KELLY CAWCUTT: That is, I think, what makes it difficult and frankly sometimes frustrating when we hear in the media, oh, everything's getting better, and people in our state hear, oh, it's clearly down trending, but our local data doesn't actually reflect that.

STONE: So there are certainly parts of the country, like Nebraska, like states in the west and in the south, where hospitals are as busy as ever.

SHAPIRO: So this is obviously going to vary depending on where in the country people are, but can hospitals start returning to some kind of normal soon?

STONE: I would say the word normal is not something you'll hear inside most hospitals for a number of reasons. First, hospitals don't just empty out quickly, especially when they've had record levels of people in the ICU critically ill. Plus, health care workers are going to keep getting infected, which leaves hospitals short-staffed. Second, remember that hospitalizations trail infection, so people who got infected the week prior are still coming in as they get sicker and need care. And then finally, this surge has profoundly disrupted health care. And to get a sense of that, take a listen to a Dr. Tammy Lundstrom told me. She's with Trinity Health, which has hospitals all over the U.S.

TAMMY LUNDSTROM: In the next couple of weeks, we'll start to see a bit of easing, and then that will allow us to get in all those people who deferred care. Some of our facilities have lists of over 200 people that we need to get in for care that was non-urgent but also is necessary.

STONE: So that means even as beds open up because there are fewer COVID patients, those are going to get filled up right away with other patients.

SHAPIRO: OK, that's the picture in hospitals. To hear what's happening with workers and employers in the economy more broadly, let's turn to NPR labor and workplace correspondent Andrea Hsu. Andrea, what are you seeing right now?

ANDREA HSU, BYLINE: Well, certainly a lot of workers have been calling out sick. The Census Bureau estimated that earlier this month, it was close to 9 million people who were out because they had COVID or they were caring for someone who had it. Ari, that's three times the number of people who were out for the same reason in early December. And I talked with Joey Price about this. He's the CEO of Jumpstart:HR in Baltimore. His clients are small businesses and nonprofits, and he's seeing major staffing challenges everywhere.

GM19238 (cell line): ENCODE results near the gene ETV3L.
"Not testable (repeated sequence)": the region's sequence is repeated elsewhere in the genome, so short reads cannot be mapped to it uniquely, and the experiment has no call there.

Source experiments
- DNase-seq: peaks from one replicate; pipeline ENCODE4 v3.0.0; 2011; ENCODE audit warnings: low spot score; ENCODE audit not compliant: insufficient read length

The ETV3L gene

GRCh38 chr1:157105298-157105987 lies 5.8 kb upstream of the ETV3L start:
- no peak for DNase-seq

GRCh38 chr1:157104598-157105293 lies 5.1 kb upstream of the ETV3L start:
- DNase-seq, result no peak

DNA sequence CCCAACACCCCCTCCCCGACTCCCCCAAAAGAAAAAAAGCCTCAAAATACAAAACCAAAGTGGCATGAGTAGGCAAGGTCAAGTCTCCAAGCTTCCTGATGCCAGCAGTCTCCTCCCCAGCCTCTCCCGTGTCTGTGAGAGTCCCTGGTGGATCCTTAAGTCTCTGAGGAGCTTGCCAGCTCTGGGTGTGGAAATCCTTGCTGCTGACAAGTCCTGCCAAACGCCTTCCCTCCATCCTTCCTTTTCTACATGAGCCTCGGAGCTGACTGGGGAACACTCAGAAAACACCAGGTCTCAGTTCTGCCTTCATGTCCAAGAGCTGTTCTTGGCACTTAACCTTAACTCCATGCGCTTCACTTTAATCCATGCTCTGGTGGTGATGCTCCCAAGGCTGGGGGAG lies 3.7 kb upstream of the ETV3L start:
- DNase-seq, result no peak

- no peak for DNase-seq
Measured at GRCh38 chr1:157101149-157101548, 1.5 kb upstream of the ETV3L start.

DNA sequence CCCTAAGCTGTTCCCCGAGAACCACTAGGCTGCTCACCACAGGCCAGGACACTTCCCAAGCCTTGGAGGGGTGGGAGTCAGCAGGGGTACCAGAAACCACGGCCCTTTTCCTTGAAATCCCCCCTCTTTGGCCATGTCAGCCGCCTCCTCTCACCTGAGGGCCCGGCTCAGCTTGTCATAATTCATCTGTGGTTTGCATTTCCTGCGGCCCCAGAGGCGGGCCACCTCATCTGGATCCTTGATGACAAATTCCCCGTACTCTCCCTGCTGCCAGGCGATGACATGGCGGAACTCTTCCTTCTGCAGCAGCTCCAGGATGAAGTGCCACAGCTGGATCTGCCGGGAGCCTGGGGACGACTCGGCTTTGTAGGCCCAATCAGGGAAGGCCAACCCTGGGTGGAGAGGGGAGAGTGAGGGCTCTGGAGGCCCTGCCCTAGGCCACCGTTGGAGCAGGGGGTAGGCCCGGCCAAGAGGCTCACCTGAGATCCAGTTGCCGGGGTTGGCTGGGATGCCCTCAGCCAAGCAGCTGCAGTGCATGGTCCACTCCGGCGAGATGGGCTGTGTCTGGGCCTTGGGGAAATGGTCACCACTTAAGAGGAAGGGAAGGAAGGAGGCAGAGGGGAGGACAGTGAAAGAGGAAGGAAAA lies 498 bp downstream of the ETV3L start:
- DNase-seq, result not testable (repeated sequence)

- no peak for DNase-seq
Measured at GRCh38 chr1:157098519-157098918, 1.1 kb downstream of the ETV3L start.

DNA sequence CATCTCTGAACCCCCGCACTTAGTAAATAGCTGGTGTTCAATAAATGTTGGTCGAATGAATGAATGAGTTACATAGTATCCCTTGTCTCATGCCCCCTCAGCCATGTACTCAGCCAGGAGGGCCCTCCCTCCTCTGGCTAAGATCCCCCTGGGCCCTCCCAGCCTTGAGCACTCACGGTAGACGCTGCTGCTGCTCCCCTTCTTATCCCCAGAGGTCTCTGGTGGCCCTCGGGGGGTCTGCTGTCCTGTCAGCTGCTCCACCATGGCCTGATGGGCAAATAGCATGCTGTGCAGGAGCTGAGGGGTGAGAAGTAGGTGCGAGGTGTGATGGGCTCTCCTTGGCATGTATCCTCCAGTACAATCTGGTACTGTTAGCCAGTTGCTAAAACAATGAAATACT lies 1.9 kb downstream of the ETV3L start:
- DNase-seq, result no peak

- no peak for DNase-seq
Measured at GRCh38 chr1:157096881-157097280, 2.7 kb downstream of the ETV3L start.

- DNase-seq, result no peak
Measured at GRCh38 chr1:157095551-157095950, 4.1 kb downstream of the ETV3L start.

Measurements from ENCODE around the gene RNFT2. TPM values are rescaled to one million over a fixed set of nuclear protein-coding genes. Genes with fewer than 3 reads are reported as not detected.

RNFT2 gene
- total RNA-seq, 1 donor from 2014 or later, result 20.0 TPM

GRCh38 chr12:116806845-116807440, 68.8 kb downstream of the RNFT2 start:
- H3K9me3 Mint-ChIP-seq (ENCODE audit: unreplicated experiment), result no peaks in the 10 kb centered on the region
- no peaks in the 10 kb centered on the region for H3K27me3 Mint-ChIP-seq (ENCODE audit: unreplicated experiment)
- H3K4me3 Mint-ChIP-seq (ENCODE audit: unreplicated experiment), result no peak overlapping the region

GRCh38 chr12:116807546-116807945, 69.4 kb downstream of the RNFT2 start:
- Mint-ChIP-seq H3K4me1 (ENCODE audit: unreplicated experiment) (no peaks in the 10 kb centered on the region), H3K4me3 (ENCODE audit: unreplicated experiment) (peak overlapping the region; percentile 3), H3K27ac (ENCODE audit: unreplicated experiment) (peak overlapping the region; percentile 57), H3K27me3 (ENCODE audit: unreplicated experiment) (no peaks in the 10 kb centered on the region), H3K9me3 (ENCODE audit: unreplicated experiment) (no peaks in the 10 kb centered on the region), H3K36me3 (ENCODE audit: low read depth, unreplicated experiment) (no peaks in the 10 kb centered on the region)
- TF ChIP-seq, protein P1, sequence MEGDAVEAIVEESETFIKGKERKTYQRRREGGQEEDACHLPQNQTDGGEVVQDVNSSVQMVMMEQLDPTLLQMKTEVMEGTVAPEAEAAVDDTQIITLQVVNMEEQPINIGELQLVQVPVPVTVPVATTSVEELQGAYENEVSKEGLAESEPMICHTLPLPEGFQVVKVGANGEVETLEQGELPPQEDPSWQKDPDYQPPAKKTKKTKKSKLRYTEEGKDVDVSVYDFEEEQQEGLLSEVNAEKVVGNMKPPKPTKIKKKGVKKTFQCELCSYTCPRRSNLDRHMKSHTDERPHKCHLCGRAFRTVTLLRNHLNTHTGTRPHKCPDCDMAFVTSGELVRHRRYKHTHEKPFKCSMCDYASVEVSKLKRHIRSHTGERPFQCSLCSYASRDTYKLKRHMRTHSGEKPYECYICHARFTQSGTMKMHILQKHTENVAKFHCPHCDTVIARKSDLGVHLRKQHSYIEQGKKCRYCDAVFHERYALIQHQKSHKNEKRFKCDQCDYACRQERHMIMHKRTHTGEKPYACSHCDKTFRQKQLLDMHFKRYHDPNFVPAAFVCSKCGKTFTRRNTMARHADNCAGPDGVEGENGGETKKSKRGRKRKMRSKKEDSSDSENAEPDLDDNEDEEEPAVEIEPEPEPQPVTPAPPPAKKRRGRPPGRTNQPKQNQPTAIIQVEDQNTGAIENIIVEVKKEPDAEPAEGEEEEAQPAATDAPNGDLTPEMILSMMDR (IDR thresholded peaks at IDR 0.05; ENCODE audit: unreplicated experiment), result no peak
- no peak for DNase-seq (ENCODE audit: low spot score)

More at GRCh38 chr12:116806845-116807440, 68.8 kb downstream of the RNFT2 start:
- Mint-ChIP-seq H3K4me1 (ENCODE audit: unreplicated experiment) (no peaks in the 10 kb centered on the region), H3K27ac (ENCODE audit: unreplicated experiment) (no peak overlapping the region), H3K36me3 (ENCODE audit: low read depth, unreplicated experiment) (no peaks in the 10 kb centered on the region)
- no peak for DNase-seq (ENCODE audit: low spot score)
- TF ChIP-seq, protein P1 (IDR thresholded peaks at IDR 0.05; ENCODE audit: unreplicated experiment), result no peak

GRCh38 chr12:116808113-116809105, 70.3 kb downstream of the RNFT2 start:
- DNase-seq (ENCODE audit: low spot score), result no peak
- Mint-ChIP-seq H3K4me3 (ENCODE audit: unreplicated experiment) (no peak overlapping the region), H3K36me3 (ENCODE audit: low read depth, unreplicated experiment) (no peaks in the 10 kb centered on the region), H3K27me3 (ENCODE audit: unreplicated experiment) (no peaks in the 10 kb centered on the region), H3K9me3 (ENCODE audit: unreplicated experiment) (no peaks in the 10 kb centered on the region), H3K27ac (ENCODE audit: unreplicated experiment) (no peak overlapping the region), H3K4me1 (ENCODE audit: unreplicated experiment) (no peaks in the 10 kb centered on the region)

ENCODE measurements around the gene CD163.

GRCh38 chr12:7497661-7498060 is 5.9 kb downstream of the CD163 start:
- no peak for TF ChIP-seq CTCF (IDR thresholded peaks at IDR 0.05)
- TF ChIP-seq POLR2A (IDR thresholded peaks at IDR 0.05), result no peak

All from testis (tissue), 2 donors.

JOEY PRICE: Clients and even, you know, my local Starbucks. It's resulting in a lot of schedule changes, compressed hours.

HSU: Because a lot of companies just don't have enough workers.

SHAPIRO: So what are employers doing about that?

HSU: Well, for example, Starbucks told its store managers, modify operations as needed. Do grab and go or drive-through only - whatever it takes. Businesses everywhere are making do relying on workers who can show up to do more.

SHAPIRO: In so many ways, this feels like an echo of the uncertainty that businesses felt at the start of the pandemic - the strains on staffing, the uncertainty about the future. Is there any end in sight?

HSU: Well, in some places, the staffing shortages are easing somewhat. Macy's, you know, had cut back its store hours this month, but it's returning to normal hours next week on February 1. And schools that went remote, in part because so many teachers and staff were quarantining - they've now gone back in person. But remember; even before omicron, it's not as if everything was back to normal - really, far from it. Several million people who had left or lost their jobs in the pandemic hadn't gone back to work, and employers are still having a hard time hiring. And now on top of that, there's this havoc created by omicron. So Joey Price, the HR consultant, told me, if anything, what the surge cemented for a lot of employers is that any carefully laid plan may have to be rethought at a moment's notice.

PRICE: So the big thing is, employers have stopped expecting. It's just taking it one day at a time, one week at a time.

HSU: And I think that's how a lot of people are feeling, Ari, two years into this pandemic.

SHAPIRO: That is NPR labor and workplace correspondent Andrea Hsu, science reporter Will Stone and health correspondent Allison Aubrey - good to have all three of you here today. Thanks a lot.

HSU: Thanks so much.

STONE: Thank you. Transcript provided by NPR, Copyright NPR.

Allison Aubrey is a correspondent for NPR News, where her stories can be heard on Morning Edition and All Things Considered. She's also a contributor to the PBS NewsHour and is one of the hosts of NPR's Life Kit.
Will Stone
Andrea Hsu is NPR's labor and workplace correspondent.